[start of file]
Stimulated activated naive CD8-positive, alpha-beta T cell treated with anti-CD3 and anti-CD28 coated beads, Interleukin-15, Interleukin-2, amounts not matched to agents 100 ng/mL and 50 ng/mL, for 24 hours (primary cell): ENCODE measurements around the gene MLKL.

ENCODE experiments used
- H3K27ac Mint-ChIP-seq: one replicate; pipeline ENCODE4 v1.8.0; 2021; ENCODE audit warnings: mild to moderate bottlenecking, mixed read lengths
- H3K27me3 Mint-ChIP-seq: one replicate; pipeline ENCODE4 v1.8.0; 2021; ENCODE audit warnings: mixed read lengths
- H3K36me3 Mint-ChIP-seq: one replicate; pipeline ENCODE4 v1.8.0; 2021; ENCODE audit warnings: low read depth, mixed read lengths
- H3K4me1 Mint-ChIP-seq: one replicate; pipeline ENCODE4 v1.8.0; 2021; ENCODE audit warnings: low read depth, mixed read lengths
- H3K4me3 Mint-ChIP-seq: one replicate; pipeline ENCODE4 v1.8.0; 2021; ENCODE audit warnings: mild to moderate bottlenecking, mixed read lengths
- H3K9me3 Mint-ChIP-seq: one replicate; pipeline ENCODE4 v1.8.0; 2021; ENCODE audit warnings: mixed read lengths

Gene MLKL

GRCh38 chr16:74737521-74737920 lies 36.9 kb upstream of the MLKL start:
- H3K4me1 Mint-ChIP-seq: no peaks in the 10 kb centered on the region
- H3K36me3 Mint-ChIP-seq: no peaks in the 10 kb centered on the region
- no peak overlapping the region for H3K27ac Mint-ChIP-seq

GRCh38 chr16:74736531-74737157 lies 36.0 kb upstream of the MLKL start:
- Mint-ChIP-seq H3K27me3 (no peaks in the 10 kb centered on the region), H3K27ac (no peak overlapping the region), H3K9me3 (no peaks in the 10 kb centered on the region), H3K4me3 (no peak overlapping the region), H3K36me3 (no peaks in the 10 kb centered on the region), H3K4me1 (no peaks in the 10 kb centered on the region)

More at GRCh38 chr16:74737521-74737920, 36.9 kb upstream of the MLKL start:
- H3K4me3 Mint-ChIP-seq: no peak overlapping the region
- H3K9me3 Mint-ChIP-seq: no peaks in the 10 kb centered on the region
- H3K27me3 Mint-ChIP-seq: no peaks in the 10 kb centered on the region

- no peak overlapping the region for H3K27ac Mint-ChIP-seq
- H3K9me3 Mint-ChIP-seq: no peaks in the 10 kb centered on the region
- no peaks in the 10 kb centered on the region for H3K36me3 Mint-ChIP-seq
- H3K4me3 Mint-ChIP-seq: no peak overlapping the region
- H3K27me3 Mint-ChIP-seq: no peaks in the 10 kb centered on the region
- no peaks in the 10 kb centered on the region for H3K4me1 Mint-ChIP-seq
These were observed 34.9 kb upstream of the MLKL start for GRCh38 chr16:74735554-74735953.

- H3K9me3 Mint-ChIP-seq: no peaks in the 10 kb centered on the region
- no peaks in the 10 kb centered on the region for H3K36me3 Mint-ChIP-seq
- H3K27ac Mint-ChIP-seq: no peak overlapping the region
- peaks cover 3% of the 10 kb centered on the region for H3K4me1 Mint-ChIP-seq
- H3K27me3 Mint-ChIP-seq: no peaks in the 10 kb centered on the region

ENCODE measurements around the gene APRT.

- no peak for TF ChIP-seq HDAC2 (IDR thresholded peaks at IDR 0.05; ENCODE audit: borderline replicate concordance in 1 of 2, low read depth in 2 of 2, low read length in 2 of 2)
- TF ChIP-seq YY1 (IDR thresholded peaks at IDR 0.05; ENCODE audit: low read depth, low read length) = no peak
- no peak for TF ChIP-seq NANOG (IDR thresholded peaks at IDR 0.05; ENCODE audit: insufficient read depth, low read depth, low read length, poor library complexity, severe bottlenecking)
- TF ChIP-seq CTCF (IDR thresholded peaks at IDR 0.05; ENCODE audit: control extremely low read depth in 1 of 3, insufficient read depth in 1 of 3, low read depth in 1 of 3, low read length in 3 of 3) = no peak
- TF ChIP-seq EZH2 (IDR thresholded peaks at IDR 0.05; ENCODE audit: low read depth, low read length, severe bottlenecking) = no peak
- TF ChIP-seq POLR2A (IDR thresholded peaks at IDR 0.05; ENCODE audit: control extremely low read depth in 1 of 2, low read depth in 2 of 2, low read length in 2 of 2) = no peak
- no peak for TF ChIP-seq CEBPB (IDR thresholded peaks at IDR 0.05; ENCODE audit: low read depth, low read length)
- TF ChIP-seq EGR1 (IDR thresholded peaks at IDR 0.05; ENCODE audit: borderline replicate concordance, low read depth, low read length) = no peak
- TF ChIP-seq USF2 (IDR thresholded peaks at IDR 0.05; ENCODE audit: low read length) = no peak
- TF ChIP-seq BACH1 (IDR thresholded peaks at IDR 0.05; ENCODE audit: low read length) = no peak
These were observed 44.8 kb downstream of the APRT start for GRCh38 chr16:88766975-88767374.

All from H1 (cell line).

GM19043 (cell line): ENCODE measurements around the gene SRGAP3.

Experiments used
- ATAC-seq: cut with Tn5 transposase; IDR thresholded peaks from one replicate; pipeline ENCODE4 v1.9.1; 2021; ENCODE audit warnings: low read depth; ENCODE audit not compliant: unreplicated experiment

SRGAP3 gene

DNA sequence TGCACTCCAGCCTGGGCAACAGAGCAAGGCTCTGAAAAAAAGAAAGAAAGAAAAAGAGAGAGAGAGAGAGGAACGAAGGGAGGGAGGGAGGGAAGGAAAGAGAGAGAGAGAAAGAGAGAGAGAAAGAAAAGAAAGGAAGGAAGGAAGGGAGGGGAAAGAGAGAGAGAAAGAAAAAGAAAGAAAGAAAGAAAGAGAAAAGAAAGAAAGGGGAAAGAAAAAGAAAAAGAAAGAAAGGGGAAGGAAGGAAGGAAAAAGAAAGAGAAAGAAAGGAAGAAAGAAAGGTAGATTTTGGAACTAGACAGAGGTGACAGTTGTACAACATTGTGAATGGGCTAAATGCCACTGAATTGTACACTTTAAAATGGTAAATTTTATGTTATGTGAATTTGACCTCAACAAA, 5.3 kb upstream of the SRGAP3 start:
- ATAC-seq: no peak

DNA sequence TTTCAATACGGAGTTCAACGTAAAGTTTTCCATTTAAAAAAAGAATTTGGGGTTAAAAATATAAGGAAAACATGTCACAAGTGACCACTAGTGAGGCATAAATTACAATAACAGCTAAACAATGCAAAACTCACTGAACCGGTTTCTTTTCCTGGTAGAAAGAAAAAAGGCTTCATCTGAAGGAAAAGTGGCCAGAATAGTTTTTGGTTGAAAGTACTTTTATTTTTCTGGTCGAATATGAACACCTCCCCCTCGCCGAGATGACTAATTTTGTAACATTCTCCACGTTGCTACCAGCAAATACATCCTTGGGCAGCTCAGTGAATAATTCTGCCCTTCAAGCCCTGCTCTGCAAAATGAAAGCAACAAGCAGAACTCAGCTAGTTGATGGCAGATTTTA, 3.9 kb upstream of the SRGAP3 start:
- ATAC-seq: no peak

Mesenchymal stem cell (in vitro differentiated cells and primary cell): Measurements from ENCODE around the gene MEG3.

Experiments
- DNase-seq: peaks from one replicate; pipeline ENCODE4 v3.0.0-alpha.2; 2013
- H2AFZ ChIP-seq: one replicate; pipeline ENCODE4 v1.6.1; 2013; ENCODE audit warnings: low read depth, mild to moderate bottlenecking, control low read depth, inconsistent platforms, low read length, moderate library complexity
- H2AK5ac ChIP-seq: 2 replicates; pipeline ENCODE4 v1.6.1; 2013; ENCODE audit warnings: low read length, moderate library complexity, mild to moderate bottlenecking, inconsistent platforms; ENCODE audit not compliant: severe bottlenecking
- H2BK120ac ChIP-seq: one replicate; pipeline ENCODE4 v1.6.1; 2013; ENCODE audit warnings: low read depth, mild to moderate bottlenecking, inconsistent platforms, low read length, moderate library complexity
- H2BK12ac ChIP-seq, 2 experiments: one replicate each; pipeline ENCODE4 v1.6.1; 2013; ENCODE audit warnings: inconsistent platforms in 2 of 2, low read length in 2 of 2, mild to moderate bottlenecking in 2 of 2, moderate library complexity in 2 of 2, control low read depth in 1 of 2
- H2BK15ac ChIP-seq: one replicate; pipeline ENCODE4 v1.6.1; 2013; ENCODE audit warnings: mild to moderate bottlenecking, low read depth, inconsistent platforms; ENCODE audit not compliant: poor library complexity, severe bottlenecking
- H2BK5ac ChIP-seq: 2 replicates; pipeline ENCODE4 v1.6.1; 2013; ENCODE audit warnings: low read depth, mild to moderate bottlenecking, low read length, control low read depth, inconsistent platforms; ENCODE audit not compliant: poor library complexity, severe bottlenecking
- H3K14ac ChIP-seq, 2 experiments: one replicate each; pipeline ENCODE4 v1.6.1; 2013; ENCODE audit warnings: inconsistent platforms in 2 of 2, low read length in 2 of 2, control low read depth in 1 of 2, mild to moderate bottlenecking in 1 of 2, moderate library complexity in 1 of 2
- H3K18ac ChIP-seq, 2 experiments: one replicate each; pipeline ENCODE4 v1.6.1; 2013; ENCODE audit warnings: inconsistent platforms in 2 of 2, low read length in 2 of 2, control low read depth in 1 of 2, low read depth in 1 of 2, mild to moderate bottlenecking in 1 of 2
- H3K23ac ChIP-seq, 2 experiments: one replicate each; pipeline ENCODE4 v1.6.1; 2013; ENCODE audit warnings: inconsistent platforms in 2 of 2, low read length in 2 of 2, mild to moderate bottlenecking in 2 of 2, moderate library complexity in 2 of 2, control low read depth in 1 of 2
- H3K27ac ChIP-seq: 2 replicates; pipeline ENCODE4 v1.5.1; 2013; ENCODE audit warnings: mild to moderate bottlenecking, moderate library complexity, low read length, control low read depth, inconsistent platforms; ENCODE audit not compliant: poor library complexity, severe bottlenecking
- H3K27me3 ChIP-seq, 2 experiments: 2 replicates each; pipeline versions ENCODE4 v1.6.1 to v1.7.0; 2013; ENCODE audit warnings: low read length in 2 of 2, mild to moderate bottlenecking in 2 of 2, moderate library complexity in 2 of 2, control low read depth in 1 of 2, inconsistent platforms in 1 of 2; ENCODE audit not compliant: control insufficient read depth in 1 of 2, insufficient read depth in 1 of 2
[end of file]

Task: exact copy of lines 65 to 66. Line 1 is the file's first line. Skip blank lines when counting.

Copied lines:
- H3K27ac ChIP-seq: 2 replicates; pipeline ENCODE4 v1.5.1; 2013; ENCODE audit warnings: mild to moderate bottlenecking, moderate library complexity, low read length, control low read depth, inconsistent platforms; ENCODE audit not compliant: poor library complexity, severe bottlenecking
- H3K27me3 ChIP-seq, 2 experiments: 2 replicates each; pipeline versions ENCODE4 v1.6.1 to v1.7.0; 2013; ENCODE audit warnings: low read length in 2 of 2, mild to moderate bottlenecking in 2 of 2, moderate library complexity in 2 of 2, control low read depth in 1 of 2, inconsistent platforms in 1 of 2; ENCODE audit not compliant: control insufficient read depth in 1 of 2, insufficient read depth in 1 of 2